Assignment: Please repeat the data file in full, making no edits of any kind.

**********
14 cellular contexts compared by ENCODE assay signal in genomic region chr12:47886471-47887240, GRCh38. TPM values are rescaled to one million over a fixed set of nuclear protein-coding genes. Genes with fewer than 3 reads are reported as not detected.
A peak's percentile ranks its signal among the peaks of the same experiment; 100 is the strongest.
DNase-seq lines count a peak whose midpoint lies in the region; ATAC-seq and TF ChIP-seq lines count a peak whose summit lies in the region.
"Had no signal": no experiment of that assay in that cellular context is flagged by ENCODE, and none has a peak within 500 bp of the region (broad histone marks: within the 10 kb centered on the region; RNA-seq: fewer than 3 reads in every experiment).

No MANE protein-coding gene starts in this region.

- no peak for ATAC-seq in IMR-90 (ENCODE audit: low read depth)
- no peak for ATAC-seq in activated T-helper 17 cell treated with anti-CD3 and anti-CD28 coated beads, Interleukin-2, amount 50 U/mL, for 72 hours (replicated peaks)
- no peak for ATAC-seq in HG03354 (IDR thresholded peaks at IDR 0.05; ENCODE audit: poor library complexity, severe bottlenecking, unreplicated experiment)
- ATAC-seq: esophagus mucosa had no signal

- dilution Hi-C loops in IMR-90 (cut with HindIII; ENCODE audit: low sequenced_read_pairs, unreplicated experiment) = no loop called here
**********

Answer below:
14 cellular contexts compared by ENCODE assay signal in genomic region chr12:47886471-47887240, GRCh38. TPM values are rescaled to one million over a fixed set of nuclear protein-coding genes. Genes with fewer than 3 reads are reported as not detected.
A peak's percentile ranks its signal among the peaks of the same experiment; 100 is the strongest.
DNase-seq lines count a peak whose midpoint lies in the region; ATAC-seq and TF ChIP-seq lines count a peak whose summit lies in the region.
"Had no signal": no experiment of that assay in that cellular context is flagged by ENCODE, and none has a peak within 500 bp of the region (broad histone marks: within the 10 kb centered on the region; RNA-seq: fewer than 3 reads in every experiment).

No MANE protein-coding gene starts in this region.

- no peak for ATAC-seq in IMR-90 (ENCODE audit: low read depth)
- no peak for ATAC-seq in activated T-helper 17 cell treated with anti-CD3 and anti-CD28 coated beads, Interleukin-2, amount 50 U/mL, for 72 hours (replicated peaks)
- no peak for ATAC-seq in HG03354 (IDR thresholded peaks at IDR 0.05; ENCODE audit: poor library complexity, severe bottlenecking, unreplicated experiment)
- ATAC-seq: esophagus mucosa had no signal

- dilution Hi-C loops in IMR-90 (cut with HindIII; ENCODE audit: low sequenced_read_pairs, unreplicated experiment) = no loop called here